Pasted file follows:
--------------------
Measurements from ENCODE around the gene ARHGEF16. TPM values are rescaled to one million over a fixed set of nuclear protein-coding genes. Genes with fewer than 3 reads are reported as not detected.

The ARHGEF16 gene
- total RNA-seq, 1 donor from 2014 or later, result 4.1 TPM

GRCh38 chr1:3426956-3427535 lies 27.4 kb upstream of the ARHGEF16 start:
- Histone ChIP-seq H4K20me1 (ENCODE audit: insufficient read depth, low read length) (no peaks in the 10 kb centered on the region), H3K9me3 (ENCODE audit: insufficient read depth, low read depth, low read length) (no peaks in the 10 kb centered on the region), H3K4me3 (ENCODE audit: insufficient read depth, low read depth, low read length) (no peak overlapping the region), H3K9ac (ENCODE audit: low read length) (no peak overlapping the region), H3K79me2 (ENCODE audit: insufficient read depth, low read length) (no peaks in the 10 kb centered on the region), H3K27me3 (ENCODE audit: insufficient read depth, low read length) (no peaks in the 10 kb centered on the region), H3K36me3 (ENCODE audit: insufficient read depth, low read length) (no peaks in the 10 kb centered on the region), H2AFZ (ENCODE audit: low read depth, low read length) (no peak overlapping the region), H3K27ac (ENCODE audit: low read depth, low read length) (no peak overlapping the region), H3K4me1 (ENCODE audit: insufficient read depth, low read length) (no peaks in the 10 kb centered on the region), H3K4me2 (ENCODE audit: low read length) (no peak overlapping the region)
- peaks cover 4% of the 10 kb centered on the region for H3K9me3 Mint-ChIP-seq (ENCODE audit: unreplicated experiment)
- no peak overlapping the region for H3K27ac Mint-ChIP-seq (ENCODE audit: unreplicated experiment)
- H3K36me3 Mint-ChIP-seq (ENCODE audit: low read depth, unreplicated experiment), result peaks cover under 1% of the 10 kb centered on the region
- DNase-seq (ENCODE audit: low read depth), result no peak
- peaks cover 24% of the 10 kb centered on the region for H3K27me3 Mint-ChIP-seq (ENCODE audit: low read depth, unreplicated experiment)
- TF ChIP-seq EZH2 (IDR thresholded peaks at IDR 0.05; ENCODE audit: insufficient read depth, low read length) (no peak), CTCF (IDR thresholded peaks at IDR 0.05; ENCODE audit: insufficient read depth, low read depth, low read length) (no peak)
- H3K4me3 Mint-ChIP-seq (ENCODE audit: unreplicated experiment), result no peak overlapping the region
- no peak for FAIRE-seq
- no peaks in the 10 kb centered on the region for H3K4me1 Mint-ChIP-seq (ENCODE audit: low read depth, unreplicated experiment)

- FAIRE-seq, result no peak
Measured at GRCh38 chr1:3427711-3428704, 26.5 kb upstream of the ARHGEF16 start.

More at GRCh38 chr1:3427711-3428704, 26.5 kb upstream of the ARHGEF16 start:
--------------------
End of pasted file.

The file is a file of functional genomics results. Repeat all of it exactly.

Measurements from ENCODE around the gene ARHGEF16. TPM values are rescaled to one million over a fixed set of nuclear protein-coding genes. Genes with fewer than 3 reads are reported as not detected.

The ARHGEF16 gene
- total RNA-seq, 1 donor from 2014 or later, result 4.1 TPM

GRCh38 chr1:3426956-3427535 lies 27.4 kb upstream of the ARHGEF16 start:
- Histone ChIP-seq H4K20me1 (ENCODE audit: insufficient read depth, low read length) (no peaks in the 10 kb centered on the region), H3K9me3 (ENCODE audit: insufficient read depth, low read depth, low read length) (no peaks in the 10 kb centered on the region), H3K4me3 (ENCODE audit: insufficient read depth, low read depth, low read length) (no peak overlapping the region), H3K9ac (ENCODE audit: low read length) (no peak overlapping the region), H3K79me2 (ENCODE audit: insufficient read depth, low read length) (no peaks in the 10 kb centered on the region), H3K27me3 (ENCODE audit: insufficient read depth, low read length) (no peaks in the 10 kb centered on the region), H3K36me3 (ENCODE audit: insufficient read depth, low read length) (no peaks in the 10 kb centered on the region), H2AFZ (ENCODE audit: low read depth, low read length) (no peak overlapping the region), H3K27ac (ENCODE audit: low read depth, low read length) (no peak overlapping the region), H3K4me1 (ENCODE audit: insufficient read depth, low read length) (no peaks in the 10 kb centered on the region), H3K4me2 (ENCODE audit: low read length) (no peak overlapping the region)
- peaks cover 4% of the 10 kb centered on the region for H3K9me3 Mint-ChIP-seq (ENCODE audit: unreplicated experiment)
- no peak overlapping the region for H3K27ac Mint-ChIP-seq (ENCODE audit: unreplicated experiment)
- H3K36me3 Mint-ChIP-seq (ENCODE audit: low read depth, unreplicated experiment), result peaks cover under 1% of the 10 kb centered on the region
- DNase-seq (ENCODE audit: low read depth), result no peak
- peaks cover 24% of the 10 kb centered on the region for H3K27me3 Mint-ChIP-seq (ENCODE audit: low read depth, unreplicated experiment)
- TF ChIP-seq EZH2 (IDR thresholded peaks at IDR 0.05; ENCODE audit: insufficient read depth, low read length) (no peak), CTCF (IDR thresholded peaks at IDR 0.05; ENCODE audit: insufficient read depth, low read depth, low read length) (no peak)
- H3K4me3 Mint-ChIP-seq (ENCODE audit: unreplicated experiment), result no peak overlapping the region
- no peak for FAIRE-seq
- no peaks in the 10 kb centered on the region for H3K4me1 Mint-ChIP-seq (ENCODE audit: low read depth, unreplicated experiment)

- FAIRE-seq, result no peak
Measured at GRCh38 chr1:3427711-3428704, 26.5 kb upstream of the ARHGEF16 start.

More at GRCh38 chr1:3427711-3428704, 26.5 kb upstream of the ARHGEF16 start: